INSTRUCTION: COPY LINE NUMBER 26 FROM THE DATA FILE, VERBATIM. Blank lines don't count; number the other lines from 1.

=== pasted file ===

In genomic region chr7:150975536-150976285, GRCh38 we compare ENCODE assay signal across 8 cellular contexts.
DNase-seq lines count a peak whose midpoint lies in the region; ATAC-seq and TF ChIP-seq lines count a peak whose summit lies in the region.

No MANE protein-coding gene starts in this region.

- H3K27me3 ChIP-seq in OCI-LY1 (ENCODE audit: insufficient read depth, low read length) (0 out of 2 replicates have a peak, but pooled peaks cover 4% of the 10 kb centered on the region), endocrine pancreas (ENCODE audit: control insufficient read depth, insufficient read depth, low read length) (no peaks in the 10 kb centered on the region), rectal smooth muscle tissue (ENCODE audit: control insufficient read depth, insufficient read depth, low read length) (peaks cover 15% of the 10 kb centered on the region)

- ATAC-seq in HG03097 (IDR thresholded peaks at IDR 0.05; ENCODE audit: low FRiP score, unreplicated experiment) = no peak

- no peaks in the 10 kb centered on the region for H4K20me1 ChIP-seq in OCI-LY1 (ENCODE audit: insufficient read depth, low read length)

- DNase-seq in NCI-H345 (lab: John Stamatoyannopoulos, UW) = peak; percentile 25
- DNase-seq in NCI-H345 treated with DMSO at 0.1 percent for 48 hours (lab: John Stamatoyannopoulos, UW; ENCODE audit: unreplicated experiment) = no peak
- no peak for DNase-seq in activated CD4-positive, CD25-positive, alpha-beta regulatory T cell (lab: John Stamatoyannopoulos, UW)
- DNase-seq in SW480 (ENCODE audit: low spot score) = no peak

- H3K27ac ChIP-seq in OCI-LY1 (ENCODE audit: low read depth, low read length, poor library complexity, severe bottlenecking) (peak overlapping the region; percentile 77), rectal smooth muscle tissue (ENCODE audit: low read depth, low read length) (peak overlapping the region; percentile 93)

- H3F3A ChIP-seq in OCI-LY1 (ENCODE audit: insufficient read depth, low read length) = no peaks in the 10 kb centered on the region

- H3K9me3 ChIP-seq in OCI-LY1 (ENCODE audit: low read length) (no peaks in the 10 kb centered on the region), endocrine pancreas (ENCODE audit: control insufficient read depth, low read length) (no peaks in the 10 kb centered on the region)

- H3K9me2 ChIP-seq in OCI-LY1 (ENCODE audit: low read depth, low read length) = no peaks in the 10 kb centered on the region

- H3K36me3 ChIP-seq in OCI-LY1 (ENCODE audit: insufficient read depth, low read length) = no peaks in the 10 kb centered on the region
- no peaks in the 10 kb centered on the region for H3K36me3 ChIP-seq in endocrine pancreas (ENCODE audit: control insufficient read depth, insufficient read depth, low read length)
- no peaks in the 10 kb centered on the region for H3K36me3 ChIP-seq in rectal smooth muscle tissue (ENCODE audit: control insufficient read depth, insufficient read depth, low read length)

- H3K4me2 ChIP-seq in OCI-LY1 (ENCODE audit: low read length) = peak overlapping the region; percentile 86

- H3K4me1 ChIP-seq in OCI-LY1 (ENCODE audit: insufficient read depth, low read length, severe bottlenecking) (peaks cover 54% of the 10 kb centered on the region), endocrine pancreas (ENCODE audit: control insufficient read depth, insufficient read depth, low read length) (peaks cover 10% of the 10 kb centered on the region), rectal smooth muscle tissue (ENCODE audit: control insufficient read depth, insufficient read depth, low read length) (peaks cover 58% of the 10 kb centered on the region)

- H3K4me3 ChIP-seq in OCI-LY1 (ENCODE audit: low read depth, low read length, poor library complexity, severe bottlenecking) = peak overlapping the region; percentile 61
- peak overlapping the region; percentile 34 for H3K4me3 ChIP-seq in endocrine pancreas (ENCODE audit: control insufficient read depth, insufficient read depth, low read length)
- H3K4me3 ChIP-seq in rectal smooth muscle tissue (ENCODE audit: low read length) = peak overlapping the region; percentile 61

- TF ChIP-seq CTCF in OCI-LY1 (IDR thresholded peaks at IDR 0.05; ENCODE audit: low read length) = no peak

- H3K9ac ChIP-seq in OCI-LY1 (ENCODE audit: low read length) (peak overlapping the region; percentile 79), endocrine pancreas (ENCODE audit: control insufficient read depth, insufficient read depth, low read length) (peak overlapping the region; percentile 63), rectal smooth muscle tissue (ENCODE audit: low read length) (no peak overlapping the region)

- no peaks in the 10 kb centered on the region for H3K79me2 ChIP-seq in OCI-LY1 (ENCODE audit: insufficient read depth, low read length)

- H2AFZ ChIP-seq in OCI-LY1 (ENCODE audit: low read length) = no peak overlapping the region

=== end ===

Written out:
- H2AFZ ChIP-seq in OCI-LY1 (ENCODE audit: low read length) = no peak overlapping the region